Freedoms of the Air: the ICAO definitions

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One often hears about the 5th freedom when airlines are allowed to operate in countries other than their own. What does it really mean?

Here are the official definitions given by ICAO (Interrnational Civil Aviation Organization) a body of the United Nations:

First Freedom of the Air – the right or privilege, in respect of scheduled international air services, granted by one State to another State or States to fly across its territory without landing (also known as a First Freedom Right).

Second Freedom of the Air – the right or privilege, in respect of scheduled international air services, granted by one State to another State or States to land in its territory for non-traffic purposes (also known as a Second Freedom Right).

Third Freedom of The Air – the right or privilege, in respect of scheduled international air services, granted by one State to another State to put down, in the territory of the first State, traffic coming from the home State of the carrier (also known as a Third Freedom Right).

Fourth Freedom of The Air – the right or privilege, in respect of scheduled international air services, granted by one State to another State to take on, in the territory of the first State, traffic destined for the home State of the carrier (also known as a Fourth Freedom Right).

Fifth Freedom of The Air – the right or privilege, in respect of scheduled international air services, granted by one State to another State to put down and to take on, in the territory of the first State, traffic coming from or destined to a third State (also known as a Fifth Freedom Right).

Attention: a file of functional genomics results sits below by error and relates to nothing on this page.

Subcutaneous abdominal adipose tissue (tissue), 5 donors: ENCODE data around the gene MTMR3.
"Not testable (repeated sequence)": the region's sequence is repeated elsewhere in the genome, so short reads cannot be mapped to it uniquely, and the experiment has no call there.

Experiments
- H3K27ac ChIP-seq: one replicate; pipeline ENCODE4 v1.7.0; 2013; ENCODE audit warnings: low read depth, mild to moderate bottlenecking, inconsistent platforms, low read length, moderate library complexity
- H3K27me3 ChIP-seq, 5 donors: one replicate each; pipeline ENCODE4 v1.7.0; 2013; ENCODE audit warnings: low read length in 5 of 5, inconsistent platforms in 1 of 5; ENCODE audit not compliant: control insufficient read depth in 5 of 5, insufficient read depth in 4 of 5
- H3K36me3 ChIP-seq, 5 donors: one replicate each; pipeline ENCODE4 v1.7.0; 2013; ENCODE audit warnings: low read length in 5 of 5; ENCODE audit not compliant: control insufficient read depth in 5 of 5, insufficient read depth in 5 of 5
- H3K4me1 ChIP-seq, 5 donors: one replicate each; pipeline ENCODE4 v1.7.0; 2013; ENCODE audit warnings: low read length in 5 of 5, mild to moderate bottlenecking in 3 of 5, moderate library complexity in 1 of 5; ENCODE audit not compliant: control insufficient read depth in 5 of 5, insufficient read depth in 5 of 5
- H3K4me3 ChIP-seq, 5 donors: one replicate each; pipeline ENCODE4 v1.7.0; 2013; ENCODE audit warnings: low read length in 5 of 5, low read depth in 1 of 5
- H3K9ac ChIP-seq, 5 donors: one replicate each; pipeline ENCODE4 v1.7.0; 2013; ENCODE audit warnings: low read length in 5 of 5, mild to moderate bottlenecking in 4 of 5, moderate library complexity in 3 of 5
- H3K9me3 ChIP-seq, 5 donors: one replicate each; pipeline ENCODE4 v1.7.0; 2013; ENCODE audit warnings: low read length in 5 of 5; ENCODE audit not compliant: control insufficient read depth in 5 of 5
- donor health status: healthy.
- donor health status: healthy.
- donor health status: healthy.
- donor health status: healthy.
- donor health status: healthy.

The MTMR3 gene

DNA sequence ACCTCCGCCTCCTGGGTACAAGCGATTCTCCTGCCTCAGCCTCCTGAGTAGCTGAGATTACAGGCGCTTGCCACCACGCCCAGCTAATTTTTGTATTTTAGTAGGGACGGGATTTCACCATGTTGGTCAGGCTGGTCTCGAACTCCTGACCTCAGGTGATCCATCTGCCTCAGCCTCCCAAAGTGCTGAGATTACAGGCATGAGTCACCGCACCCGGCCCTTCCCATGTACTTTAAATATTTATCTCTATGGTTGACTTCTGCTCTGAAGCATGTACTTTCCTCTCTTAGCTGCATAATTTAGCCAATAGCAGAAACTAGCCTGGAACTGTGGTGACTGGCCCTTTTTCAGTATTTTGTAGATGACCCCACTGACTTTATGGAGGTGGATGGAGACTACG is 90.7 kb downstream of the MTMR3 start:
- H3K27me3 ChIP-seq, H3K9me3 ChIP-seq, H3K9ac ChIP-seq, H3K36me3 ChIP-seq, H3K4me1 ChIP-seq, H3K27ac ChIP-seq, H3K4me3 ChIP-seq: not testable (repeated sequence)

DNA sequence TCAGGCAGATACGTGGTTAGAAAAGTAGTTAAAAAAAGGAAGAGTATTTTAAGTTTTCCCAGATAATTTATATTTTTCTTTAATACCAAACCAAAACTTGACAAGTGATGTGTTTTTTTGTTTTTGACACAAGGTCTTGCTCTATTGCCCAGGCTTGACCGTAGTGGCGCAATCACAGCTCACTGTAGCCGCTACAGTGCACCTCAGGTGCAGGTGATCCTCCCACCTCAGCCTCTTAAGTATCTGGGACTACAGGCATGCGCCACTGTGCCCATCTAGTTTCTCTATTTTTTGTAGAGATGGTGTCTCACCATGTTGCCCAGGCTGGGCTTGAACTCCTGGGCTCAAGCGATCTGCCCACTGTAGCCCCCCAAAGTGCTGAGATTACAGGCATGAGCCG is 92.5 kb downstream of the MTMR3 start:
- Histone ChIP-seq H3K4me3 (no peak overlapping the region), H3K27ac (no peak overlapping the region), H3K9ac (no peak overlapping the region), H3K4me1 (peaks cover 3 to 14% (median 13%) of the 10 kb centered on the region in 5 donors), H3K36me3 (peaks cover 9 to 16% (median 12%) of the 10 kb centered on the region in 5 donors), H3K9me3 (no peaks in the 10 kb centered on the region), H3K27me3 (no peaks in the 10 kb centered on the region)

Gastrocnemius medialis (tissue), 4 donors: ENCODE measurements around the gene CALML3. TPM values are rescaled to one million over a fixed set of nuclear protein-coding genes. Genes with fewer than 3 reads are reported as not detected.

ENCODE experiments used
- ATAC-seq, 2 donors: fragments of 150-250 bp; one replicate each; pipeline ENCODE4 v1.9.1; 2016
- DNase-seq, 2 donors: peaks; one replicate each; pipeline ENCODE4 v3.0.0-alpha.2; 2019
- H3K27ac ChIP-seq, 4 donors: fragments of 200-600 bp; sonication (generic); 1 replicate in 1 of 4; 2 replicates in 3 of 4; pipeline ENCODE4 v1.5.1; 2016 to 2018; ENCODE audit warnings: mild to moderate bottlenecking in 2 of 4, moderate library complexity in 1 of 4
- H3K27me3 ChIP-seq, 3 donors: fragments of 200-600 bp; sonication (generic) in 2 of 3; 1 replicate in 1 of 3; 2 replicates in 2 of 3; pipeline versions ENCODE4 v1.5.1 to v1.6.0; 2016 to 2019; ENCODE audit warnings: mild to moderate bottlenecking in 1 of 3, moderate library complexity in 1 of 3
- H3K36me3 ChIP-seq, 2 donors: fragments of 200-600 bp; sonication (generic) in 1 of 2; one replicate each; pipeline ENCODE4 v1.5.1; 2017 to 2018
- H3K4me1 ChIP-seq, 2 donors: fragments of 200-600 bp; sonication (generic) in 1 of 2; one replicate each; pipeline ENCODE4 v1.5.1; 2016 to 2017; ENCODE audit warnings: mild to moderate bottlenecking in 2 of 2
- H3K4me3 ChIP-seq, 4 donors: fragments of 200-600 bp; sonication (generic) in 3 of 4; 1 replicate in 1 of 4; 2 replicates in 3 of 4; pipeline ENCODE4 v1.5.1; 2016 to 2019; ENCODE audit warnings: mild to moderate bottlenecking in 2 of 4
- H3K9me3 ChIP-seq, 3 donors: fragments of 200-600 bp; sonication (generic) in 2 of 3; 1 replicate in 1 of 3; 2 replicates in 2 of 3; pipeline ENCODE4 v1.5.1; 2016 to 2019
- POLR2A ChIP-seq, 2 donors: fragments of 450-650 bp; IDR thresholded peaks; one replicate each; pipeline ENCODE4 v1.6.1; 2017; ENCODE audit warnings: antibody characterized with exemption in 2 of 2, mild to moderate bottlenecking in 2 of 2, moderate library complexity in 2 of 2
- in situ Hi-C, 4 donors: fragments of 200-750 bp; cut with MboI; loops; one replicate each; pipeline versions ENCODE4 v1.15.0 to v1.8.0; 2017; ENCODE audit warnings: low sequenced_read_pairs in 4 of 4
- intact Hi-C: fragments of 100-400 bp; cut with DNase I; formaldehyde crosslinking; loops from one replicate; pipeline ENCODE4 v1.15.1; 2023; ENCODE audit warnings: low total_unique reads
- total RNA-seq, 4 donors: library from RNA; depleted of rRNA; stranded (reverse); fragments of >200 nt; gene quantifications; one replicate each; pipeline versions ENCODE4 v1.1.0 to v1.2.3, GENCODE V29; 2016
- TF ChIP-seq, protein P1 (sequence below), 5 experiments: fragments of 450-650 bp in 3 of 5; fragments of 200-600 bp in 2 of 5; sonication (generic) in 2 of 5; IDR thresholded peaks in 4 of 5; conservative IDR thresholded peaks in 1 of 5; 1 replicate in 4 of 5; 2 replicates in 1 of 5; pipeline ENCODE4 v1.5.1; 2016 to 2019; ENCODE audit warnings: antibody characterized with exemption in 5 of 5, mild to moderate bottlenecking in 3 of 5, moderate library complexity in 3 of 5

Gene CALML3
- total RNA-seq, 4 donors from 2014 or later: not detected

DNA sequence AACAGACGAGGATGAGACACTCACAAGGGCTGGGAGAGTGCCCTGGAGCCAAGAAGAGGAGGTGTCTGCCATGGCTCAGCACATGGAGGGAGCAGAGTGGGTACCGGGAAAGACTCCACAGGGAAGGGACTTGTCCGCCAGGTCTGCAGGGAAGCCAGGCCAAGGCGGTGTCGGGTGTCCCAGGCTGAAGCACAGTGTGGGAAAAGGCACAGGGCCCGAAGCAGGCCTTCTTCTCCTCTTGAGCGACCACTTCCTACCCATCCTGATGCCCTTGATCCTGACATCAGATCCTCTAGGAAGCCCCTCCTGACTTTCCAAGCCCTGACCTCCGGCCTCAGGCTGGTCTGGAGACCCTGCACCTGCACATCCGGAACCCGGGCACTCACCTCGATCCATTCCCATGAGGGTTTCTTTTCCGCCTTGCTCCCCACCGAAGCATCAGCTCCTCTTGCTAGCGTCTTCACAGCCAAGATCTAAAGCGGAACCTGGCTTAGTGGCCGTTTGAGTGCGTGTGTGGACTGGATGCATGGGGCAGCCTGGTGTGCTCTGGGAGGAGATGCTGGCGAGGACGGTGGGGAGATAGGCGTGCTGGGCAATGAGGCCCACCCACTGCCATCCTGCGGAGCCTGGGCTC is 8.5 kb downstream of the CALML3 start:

ICAO characterises all “freedoms” beyond the Fifth as “so-called” because only the first five “freedoms” have been officially recognised as such by international treaty.

Sixth Freedom of The Air – the right or privilege, in respect of scheduled international air services, of transporting, via the home State of the carrier, traffic moving between two other States (also known as a Sixth Freedom Right). The so-called Sixth Freedom of the Air, unlike the first five freedoms, is not incorporated as such into any widely recognised air service agreements such as the “Five Freedoms Agreement”.

Seventh Freedom of The Air – the right or privilege, in respect of scheduled international air services, granted by one State to another State, of transporting traffic between the territory of the granting State and any third State with no requirement to include on such operation any point in the territory of the recipient State, i.e the service need not connect to or be an extension of any service to/from the home State of the carrier.

Eighth Freedom of The Air – the right or privilege, in respect of scheduled international air services, of transporting cabotage traffic between two points in the territory of the granting State on a service which originates or terminates in the home country of the foreign carrier or (in connection with the so-called Seventh Freedom of the Air) outside the territory of the granting State (also known as a Eighth Freedom Right or “consecutive cabotage“).

Ninth Freedom of The Air – the right or privilege of transporting cabotage traffic of the granting State on a service performed entirely within the territory of the granting State (also known as a Ninth Freedom Right or “stand alonecabotage).

Source: Manual on the Regulation of International Air Transport (Doc 9626, Part 4)

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